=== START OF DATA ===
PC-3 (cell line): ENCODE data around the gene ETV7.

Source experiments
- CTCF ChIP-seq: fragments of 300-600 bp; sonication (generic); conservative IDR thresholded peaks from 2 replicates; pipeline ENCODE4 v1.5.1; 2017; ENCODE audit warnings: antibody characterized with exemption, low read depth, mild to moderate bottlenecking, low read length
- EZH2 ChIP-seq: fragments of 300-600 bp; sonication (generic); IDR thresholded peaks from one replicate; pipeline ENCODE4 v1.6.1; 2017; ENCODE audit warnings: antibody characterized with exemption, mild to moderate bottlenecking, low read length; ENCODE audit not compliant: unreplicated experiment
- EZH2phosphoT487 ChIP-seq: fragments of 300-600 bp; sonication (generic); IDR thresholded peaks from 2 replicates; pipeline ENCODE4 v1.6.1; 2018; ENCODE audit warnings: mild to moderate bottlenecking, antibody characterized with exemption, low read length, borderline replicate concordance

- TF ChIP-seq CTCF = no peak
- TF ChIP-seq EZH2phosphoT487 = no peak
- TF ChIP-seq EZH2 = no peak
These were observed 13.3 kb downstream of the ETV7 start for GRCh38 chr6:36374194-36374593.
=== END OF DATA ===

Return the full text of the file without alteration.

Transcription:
PC-3 (cell line): ENCODE data around the gene ETV7.

Source experiments
- CTCF ChIP-seq: fragments of 300-600 bp; sonication (generic); conservative IDR thresholded peaks from 2 replicates; pipeline ENCODE4 v1.5.1; 2017; ENCODE audit warnings: antibody characterized with exemption, low read depth, mild to moderate bottlenecking, low read length
- EZH2 ChIP-seq: fragments of 300-600 bp; sonication (generic); IDR thresholded peaks from one replicate; pipeline ENCODE4 v1.6.1; 2017; ENCODE audit warnings: antibody characterized with exemption, mild to moderate bottlenecking, low read length; ENCODE audit not compliant: unreplicated experiment
- EZH2phosphoT487 ChIP-seq: fragments of 300-600 bp; sonication (generic); IDR thresholded peaks from 2 replicates; pipeline ENCODE4 v1.6.1; 2018; ENCODE audit warnings: mild to moderate bottlenecking, antibody characterized with exemption, low read length, borderline replicate concordance

- TF ChIP-seq CTCF = no peak
- TF ChIP-seq EZH2phosphoT487 = no peak
- TF ChIP-seq EZH2 = no peak
These were observed 13.3 kb downstream of the ETV7 start for GRCh38 chr6:36374194-36374593.